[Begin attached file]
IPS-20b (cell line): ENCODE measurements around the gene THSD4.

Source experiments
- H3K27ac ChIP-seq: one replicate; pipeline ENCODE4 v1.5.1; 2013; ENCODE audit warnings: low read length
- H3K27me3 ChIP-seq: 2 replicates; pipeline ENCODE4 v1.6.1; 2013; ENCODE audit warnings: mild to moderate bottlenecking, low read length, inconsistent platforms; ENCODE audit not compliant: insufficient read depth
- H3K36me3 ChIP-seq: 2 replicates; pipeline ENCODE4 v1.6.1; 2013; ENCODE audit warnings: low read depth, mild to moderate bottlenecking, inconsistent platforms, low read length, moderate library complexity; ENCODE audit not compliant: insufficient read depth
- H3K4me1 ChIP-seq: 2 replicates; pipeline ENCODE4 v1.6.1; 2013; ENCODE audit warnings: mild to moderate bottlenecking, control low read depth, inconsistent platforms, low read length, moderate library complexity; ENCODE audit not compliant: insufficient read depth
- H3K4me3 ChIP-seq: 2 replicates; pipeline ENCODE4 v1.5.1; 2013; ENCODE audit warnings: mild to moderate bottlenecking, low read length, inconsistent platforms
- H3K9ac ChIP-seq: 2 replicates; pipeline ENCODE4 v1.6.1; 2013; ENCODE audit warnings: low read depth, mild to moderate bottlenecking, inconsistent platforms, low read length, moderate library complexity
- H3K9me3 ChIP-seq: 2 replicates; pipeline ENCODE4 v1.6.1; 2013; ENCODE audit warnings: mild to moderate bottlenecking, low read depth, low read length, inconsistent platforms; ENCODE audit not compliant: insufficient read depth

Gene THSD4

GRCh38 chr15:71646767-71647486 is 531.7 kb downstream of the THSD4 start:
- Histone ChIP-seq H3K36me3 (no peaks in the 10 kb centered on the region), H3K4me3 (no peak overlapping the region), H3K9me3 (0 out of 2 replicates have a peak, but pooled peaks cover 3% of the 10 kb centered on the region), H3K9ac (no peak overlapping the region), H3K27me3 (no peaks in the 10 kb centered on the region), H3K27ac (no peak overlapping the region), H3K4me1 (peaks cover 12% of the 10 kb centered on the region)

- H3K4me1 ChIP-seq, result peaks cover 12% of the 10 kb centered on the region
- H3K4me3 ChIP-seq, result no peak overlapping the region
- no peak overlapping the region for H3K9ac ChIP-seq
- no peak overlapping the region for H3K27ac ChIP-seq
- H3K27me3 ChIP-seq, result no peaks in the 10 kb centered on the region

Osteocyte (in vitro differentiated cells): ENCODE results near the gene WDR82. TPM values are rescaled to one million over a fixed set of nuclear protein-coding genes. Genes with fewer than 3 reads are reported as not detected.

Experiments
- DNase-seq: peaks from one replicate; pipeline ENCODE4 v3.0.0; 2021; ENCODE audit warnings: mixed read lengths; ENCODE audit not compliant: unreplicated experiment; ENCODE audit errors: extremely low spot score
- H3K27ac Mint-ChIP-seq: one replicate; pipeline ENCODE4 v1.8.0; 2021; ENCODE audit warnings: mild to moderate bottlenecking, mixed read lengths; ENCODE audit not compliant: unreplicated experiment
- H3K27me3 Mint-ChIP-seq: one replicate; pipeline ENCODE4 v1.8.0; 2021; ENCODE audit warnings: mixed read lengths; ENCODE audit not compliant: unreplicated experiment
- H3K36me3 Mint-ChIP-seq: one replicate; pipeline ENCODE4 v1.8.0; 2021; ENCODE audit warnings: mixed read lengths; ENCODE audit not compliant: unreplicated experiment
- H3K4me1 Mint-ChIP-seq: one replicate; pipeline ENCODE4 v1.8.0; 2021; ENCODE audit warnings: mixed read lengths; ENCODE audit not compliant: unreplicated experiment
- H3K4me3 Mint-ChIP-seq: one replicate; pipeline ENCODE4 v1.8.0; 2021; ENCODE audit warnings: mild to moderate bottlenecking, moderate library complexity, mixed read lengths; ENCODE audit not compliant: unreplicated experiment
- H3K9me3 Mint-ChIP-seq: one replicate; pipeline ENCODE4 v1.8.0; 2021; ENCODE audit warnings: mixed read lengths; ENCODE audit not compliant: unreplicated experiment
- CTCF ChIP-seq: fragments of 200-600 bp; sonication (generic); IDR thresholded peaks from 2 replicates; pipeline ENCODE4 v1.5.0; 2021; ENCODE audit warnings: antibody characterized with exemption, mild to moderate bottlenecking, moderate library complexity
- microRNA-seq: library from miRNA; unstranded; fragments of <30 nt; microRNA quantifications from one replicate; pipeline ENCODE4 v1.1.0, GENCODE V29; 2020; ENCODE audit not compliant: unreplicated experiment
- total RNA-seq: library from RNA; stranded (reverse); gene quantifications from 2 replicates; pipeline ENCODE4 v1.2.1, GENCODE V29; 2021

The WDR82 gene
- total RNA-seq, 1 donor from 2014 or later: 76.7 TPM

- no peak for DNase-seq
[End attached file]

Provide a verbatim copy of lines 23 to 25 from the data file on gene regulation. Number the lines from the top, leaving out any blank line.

- H3K36me3 Mint-ChIP-seq: one replicate; pipeline ENCODE4 v1.8.0; 2021; ENCODE audit warnings: mixed read lengths; ENCODE audit not compliant: unreplicated experiment
- H3K4me1 Mint-ChIP-seq: one replicate; pipeline ENCODE4 v1.8.0; 2021; ENCODE audit warnings: mixed read lengths; ENCODE audit not compliant: unreplicated experiment
- H3K4me3 Mint-ChIP-seq: one replicate; pipeline ENCODE4 v1.8.0; 2021; ENCODE audit warnings: mild to moderate bottlenecking, moderate library complexity, mixed read lengths; ENCODE audit not compliant: unreplicated experiment